Lisa Phu, KTOO - Juneau
Lisa Phu is a reporter at KTOO in Juneau.
A Juneau woman says getting insurance under the Affordable Care Act means she’ll take better care of herself. Prior to January 1st, Bonnie Berg was paying up to $1000 a month for health insurance. Now, she’s paying less than $100.
The National Oceanic and Atmospheric Administration is asking for public comment on guidelines updating the effects of human-made sounds on marine mammals.
Tuesday’s storm in Southeast caused a state-owned breakwater in Gustavus to dislodge from its pilings and wash ashore on the beach. The 200-foot steel structure also serves as a popular floating dock facility for local residents running charter fishing and whale watching boats. Gustavus residents are wondering what this means for their tourist season.
Bitcoin is a digital currency not backed by any country’s government. The currency only exists on the Internet and has been growing in popularity over the past year and a half. Now, a few businesses in the capital city are starting to deal in bit coin and accept it for payment.
The City and Borough of Juneau has yet to join the more than one billion users on Facebook, though other governments use social media regularly. While city employees may be personal users, most don’t use it in a professional capacity to push information or interact with the public. But the city of Juneau is beginning to develop a social media policy.
Suspected cases of kennel cough in dogs have recently spiked in Juneau. An animal shelter has cancelled its daily dog daycare and is quarantining its kennel.
Indigenous languages throughout North America are teetering on extinction. In Southeast Alaska, less than 200 people can speak Tlingit, Haida, or Tsimshian. But a Tlingit language expert suggests indigenous language loss can be prevented by addressing it at three levels.
Juneau’s soup kitchen and shelter recently received a donation of salmon with an estimated retail value of more than $100,000.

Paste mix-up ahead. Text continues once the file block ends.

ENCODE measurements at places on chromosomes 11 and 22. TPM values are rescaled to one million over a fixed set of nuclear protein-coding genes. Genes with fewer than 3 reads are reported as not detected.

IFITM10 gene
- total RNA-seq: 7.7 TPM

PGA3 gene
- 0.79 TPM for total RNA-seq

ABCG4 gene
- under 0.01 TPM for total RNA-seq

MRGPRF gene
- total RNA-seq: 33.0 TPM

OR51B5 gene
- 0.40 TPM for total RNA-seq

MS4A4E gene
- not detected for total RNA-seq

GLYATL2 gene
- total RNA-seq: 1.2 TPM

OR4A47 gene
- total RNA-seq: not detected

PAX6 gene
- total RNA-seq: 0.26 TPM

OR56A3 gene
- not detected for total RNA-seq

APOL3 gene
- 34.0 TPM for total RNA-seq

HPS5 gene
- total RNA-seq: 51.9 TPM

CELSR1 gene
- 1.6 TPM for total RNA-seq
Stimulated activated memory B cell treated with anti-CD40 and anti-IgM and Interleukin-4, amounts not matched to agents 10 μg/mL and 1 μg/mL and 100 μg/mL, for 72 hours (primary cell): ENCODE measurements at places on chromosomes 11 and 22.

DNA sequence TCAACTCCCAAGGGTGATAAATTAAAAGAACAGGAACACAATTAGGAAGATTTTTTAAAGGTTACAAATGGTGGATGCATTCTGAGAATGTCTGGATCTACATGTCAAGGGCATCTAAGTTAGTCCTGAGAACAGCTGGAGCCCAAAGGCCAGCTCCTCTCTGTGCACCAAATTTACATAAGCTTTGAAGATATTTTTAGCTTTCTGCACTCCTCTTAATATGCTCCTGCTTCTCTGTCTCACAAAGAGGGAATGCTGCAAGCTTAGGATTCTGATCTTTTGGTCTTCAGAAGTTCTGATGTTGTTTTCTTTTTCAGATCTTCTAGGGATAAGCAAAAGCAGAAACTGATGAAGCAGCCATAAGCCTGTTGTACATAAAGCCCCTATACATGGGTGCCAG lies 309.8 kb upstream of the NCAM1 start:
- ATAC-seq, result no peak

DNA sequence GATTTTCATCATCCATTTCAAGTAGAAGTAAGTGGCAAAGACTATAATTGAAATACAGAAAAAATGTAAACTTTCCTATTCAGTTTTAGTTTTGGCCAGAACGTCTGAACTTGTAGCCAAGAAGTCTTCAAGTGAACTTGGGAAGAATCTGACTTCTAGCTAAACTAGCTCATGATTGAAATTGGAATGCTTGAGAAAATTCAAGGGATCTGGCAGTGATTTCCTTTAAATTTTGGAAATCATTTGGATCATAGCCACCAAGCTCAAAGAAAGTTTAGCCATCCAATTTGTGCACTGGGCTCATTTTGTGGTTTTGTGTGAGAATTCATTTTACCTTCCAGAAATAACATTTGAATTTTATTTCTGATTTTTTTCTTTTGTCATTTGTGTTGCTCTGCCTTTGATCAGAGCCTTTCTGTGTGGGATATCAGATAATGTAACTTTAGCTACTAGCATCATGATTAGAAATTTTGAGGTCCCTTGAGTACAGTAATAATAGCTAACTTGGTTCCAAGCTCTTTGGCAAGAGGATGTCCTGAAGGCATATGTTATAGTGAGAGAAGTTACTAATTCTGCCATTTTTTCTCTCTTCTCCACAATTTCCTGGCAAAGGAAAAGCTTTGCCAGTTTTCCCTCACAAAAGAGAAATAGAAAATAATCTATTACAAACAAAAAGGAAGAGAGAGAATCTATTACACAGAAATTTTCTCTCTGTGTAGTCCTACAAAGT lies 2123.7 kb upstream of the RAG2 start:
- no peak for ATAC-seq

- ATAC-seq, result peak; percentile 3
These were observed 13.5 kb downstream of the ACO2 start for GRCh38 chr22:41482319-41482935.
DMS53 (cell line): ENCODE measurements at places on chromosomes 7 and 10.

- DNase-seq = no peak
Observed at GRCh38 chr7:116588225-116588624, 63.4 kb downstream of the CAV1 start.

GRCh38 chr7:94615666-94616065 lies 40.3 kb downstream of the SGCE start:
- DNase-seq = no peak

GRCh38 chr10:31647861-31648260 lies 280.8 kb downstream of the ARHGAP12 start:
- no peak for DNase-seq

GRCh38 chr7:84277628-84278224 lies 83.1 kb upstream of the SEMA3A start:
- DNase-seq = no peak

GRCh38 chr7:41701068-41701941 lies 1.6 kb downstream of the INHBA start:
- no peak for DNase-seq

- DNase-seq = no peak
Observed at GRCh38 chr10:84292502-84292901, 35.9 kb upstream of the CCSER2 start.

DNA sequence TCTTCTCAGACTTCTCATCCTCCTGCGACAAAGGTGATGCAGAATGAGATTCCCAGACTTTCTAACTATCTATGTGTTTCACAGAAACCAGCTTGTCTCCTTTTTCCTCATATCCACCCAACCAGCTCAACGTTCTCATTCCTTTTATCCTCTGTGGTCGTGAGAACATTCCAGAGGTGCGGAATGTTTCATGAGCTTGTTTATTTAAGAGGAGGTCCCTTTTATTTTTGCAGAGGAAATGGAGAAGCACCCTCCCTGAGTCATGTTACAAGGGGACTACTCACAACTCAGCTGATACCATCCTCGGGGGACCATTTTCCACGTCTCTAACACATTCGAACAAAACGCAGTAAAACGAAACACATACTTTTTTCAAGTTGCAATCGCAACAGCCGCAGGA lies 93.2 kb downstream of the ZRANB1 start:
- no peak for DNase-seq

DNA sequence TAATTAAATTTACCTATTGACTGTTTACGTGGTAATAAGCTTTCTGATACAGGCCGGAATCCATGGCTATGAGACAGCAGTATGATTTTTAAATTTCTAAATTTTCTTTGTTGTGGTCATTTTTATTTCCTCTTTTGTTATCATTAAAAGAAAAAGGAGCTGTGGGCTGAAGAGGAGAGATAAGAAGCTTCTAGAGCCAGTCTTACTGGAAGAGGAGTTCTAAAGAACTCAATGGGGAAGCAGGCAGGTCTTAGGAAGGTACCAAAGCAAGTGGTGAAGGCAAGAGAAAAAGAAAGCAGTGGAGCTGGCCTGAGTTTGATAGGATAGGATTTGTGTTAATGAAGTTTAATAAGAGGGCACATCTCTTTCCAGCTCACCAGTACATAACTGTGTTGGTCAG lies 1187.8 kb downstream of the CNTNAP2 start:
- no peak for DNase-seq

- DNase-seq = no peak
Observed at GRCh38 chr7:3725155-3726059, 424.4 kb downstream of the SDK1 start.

The Second Annual Prevention Summit kicked off Tuesday in Juneau. Sponsored by the stateCouncil on Domestic Violence and Sexual Assault, the three-day summit at Centennial Hall brings together teams from 19 communities with the goal of exchanging ideas about prevention.
Community members from Alaska towns as large as Anchorage and as small as Allakaket are in Juneau for the second annual Prevention Summit sponsored by the Council on Domestic Violence and Sexual Assault.
Juneau’s Enroll Alaska agent Mike Clark has so far seen about 24 people, and appointments continue to come in.
Juneau’s Filipino community will contribute more than $21,000 to the relief effort for victims of Typhoon Haiyan in the Philippines. That’s the amount raised during Saturday’s fundraising dinner.
Southeast Alaska Regional Health Consortium (SEARHC) decided to cut funding to Juneau’s homeless medical center at the end of September due to budgetary constraints. Front Street Clinic got a six month reprieve when the community was able to raise more than $120,000. Now, a coalition of local organizations have joined together to keep the clinic open, hopefully, forever.
Juneau’s water utility is not meeting peak demand during the summer cruise ship season. That caused the city to drastically reduce the amount of water it could sell to the cruise industry this year.
City and Borough of Juneau Assembly member Karen Crane will be the next president of the Alaska Municipal League board of directors. Currently, Crane is first vice president. She will take up her new position at the end of this week’s AML conference in Anchorage.
Like many other indigenous languages, Tlingit is in survival mode. Revitalizing the language was the focus of this year’s Tlingit Tribes and Clans Conference held in Juneau last week. A Juneau resident has one solution for how to keep the language alive. During a conference session, realtor and assemblyman Carlton Smith gave participants a lesson in how to teach Tlingit to children with puppets. And he does it with the help of a special guest.
Bartlett Regional Hospital’s interim CEO Jeff Egbert wants to create a culture of open communication with hospital staff and stability, something the hospital hasn’t had for a while.